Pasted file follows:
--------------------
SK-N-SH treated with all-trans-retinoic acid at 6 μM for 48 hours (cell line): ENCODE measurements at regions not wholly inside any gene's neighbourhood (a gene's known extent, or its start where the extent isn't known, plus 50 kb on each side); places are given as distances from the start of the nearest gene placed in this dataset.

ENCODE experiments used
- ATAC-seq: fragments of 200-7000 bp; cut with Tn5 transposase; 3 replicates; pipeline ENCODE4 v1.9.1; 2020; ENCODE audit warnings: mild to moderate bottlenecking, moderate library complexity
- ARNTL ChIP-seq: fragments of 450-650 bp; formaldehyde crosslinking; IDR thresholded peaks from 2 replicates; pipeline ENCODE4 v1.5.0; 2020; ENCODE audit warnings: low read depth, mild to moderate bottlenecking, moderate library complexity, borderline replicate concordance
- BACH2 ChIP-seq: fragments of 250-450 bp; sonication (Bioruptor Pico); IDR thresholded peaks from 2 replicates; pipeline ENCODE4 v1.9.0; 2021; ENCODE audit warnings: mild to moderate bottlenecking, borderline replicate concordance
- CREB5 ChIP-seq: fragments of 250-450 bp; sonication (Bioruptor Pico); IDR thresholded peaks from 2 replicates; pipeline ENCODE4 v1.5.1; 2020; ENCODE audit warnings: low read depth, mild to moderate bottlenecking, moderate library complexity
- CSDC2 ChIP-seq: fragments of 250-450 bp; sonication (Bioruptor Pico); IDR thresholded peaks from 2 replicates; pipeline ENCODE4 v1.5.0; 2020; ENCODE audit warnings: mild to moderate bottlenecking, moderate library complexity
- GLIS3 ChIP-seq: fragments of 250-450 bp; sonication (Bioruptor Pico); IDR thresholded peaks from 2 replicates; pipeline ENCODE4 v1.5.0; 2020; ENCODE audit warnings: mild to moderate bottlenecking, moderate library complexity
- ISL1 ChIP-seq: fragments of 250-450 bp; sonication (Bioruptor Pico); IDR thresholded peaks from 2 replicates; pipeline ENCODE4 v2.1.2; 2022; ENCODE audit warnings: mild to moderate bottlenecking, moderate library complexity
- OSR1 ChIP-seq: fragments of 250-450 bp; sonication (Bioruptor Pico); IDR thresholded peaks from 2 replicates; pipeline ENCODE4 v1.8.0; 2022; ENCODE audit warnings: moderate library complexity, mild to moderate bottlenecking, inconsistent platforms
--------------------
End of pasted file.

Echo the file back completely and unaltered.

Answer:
SK-N-SH treated with all-trans-retinoic acid at 6 μM for 48 hours (cell line): ENCODE measurements at regions not wholly inside any gene's neighbourhood (a gene's known extent, or its start where the extent isn't known, plus 50 kb on each side); places are given as distances from the start of the nearest gene placed in this dataset.

ENCODE experiments used
- ATAC-seq: fragments of 200-7000 bp; cut with Tn5 transposase; 3 replicates; pipeline ENCODE4 v1.9.1; 2020; ENCODE audit warnings: mild to moderate bottlenecking, moderate library complexity
- ARNTL ChIP-seq: fragments of 450-650 bp; formaldehyde crosslinking; IDR thresholded peaks from 2 replicates; pipeline ENCODE4 v1.5.0; 2020; ENCODE audit warnings: low read depth, mild to moderate bottlenecking, moderate library complexity, borderline replicate concordance
- BACH2 ChIP-seq: fragments of 250-450 bp; sonication (Bioruptor Pico); IDR thresholded peaks from 2 replicates; pipeline ENCODE4 v1.9.0; 2021; ENCODE audit warnings: mild to moderate bottlenecking, borderline replicate concordance
- CREB5 ChIP-seq: fragments of 250-450 bp; sonication (Bioruptor Pico); IDR thresholded peaks from 2 replicates; pipeline ENCODE4 v1.5.1; 2020; ENCODE audit warnings: low read depth, mild to moderate bottlenecking, moderate library complexity
- CSDC2 ChIP-seq: fragments of 250-450 bp; sonication (Bioruptor Pico); IDR thresholded peaks from 2 replicates; pipeline ENCODE4 v1.5.0; 2020; ENCODE audit warnings: mild to moderate bottlenecking, moderate library complexity
- GLIS3 ChIP-seq: fragments of 250-450 bp; sonication (Bioruptor Pico); IDR thresholded peaks from 2 replicates; pipeline ENCODE4 v1.5.0; 2020; ENCODE audit warnings: mild to moderate bottlenecking, moderate library complexity
- ISL1 ChIP-seq: fragments of 250-450 bp; sonication (Bioruptor Pico); IDR thresholded peaks from 2 replicates; pipeline ENCODE4 v2.1.2; 2022; ENCODE audit warnings: mild to moderate bottlenecking, moderate library complexity
- OSR1 ChIP-seq: fragments of 250-450 bp; sonication (Bioruptor Pico); IDR thresholded peaks from 2 replicates; pipeline ENCODE4 v1.8.0; 2022; ENCODE audit warnings: moderate library complexity, mild to moderate bottlenecking, inconsistent platforms